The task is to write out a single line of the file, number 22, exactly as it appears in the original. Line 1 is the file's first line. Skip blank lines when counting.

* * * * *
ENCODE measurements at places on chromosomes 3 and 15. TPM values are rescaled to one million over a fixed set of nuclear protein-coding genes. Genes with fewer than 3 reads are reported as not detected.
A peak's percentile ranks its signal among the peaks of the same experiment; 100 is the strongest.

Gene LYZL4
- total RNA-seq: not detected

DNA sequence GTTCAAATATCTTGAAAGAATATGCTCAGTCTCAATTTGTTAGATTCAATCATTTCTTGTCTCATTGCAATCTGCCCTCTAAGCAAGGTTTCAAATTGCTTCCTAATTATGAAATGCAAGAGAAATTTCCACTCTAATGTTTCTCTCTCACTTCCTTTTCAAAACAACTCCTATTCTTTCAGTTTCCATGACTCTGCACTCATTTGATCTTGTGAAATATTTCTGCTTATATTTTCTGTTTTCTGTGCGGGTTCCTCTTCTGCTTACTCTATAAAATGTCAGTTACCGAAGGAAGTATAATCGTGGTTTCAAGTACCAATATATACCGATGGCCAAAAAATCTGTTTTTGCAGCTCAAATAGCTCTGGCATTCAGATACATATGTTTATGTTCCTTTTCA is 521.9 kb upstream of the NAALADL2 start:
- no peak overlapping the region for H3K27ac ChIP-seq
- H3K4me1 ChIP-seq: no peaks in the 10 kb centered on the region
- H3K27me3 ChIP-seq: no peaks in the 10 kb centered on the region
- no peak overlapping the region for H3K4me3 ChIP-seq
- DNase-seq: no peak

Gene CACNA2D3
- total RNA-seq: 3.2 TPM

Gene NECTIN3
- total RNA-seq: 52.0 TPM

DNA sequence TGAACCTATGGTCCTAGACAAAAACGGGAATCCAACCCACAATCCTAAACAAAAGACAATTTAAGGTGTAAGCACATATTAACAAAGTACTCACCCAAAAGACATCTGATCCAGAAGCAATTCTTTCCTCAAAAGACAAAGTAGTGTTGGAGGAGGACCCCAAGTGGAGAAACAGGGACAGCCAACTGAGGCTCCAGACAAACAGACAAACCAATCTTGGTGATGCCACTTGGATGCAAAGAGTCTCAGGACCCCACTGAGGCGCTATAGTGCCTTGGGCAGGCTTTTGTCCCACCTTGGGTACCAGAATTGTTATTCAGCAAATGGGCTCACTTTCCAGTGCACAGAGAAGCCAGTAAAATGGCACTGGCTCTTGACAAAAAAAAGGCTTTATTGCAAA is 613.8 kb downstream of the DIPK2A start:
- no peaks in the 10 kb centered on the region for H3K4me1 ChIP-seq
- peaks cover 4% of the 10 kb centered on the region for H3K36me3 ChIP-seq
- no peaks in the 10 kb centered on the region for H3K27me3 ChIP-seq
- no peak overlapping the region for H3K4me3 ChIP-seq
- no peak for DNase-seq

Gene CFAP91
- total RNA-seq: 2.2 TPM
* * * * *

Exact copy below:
- total RNA-seq: 2.2 TPM